America is okay on racism. There is a certain factor or faction of people that’s always going to be racist because they’re not striving in a particular way, so they think that everybody who does better or gets advancements no matter if they’re not of their own particular ilk, they don’t want people coming in the country. They don’t like foreigners, blacks, Asians, or Hispanic Americans because these people are making progress and they’re making strides. But the fact is that we are making those strides even in my business. People always say how is racism in the movie business but recently, we had five African Americans as Oscar nominees. There are Hispanic nominees, Asian nominees. The reflection of the world as we see it is now being reflected in our movie world in terms of the kind of people that are our movies stars, directors, behind the scenes creating and writing. The world is being reflected the way we see it as a multicultural pallet. The fact is that for the past six weeks the box office in the number one position is being dominated by African Americans starting with Coach Carter, Are We There Yet and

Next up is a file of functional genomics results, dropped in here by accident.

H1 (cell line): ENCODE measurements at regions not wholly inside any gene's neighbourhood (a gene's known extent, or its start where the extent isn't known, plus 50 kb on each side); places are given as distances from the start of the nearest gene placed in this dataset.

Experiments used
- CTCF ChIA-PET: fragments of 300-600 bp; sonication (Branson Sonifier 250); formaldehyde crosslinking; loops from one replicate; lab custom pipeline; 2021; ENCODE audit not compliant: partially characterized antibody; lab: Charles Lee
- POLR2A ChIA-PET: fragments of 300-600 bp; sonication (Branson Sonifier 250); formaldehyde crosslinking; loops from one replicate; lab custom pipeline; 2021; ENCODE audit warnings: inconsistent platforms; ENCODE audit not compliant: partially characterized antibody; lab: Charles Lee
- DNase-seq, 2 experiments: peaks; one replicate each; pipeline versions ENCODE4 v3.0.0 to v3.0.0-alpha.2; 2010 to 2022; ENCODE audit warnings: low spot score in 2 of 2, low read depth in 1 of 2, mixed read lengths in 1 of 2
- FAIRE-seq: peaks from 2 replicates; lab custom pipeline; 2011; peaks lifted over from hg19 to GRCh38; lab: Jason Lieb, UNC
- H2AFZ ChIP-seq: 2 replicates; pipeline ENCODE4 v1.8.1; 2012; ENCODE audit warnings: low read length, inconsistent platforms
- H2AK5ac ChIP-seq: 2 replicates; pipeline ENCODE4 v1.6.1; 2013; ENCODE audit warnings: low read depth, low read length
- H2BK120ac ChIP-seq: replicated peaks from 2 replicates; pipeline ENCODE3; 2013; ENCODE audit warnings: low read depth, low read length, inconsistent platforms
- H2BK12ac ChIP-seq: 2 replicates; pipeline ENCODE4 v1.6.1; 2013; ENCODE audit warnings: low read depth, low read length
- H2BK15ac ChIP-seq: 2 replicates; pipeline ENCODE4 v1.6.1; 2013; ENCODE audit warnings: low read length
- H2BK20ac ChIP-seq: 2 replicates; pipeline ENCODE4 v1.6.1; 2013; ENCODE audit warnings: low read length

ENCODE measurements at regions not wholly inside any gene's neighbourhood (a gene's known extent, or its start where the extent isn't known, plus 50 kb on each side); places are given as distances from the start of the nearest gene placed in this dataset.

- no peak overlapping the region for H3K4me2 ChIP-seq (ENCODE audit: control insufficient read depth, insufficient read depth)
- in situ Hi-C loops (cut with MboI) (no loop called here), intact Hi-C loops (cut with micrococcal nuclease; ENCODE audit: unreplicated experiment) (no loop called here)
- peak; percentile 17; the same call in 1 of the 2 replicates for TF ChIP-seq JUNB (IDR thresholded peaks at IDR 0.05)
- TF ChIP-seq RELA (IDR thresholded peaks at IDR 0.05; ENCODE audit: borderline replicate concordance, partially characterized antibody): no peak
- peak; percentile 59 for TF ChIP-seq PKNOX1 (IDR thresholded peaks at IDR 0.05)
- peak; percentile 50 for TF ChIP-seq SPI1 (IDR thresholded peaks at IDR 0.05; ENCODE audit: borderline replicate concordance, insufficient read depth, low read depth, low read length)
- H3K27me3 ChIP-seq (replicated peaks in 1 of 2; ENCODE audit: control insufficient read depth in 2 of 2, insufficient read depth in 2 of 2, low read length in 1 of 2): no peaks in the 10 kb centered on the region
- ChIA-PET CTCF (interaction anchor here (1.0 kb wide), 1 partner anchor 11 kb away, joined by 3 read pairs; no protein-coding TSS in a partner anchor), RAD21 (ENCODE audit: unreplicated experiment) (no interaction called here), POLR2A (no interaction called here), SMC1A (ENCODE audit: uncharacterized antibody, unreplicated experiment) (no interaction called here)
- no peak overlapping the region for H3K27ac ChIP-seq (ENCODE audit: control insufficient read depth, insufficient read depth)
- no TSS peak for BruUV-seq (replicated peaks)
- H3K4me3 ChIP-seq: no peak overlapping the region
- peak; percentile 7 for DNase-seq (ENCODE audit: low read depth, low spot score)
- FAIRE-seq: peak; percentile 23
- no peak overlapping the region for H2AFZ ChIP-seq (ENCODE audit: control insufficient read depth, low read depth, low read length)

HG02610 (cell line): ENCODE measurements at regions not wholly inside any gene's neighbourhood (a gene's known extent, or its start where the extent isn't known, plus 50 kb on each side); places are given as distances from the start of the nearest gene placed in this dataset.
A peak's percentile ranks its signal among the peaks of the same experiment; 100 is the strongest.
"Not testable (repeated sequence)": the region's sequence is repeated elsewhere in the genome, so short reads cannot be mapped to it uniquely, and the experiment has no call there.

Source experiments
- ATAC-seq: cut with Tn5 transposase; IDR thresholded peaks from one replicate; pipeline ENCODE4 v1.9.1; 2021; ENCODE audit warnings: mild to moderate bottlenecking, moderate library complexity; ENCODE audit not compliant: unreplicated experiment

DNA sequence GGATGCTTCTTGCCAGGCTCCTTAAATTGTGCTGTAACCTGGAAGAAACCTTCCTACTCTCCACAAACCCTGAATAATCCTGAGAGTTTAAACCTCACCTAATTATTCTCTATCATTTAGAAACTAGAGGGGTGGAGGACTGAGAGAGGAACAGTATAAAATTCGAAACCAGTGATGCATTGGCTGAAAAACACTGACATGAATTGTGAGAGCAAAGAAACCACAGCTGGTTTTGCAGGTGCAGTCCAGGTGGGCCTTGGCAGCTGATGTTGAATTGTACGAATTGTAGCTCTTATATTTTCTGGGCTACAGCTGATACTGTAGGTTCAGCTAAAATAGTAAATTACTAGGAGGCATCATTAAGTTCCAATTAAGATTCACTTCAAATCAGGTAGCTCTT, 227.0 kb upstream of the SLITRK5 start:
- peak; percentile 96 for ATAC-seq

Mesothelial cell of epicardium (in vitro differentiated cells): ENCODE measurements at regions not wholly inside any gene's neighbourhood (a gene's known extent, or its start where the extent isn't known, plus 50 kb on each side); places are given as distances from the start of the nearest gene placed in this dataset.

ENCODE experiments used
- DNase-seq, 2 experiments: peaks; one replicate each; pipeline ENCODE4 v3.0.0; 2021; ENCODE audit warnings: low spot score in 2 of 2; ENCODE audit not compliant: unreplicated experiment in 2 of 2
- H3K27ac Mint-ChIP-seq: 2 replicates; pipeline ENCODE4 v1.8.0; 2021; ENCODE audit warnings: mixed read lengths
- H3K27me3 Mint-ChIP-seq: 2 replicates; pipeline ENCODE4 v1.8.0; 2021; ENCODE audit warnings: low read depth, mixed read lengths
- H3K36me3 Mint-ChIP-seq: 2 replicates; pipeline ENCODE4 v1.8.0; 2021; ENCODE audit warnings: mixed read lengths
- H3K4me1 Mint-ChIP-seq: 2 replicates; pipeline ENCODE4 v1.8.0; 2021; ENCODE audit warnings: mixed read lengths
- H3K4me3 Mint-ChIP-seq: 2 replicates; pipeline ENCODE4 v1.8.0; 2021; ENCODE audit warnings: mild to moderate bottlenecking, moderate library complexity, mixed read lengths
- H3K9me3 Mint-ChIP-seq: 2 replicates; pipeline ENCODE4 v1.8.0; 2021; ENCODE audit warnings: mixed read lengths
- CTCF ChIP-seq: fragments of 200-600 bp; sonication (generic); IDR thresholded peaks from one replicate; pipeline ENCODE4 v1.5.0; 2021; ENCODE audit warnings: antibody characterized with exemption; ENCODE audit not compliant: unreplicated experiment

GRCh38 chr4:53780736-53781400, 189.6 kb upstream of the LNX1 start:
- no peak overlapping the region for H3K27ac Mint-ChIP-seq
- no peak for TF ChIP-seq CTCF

Hitch. So people are embracing stories and entertainment and not the ethnic qualities of film. Things are better and people are starting to live their lives the way we want,
Were you surprised by the reaction to Coach Carter?
No. I actually think that when you give people something that speaks to a specific value system. And that it’s presented in a way that they can share it with their kids and enjoy it. I’ve had a lot of people tell me that it’s amazing that they’ve watched this movie with our kids, and we talked about the movie, and they promised to do better in school, and they got the message, and we enjoyed it together. They want to go back and see it again. Take some other kids. The film beat the kids over the head with the message they were trying to get to them. And hopefully they will hold on to that and keep those promises. But they do have the information now that being a sports star is not the end or be all to who you can be. And parents are really glad about that. In fact the film opened pretty well in the UK last week. So the basketball metaphor is there but people are replacing it with soccer and cricket and everything else those kids play too.
Was it more difficult playing a real character?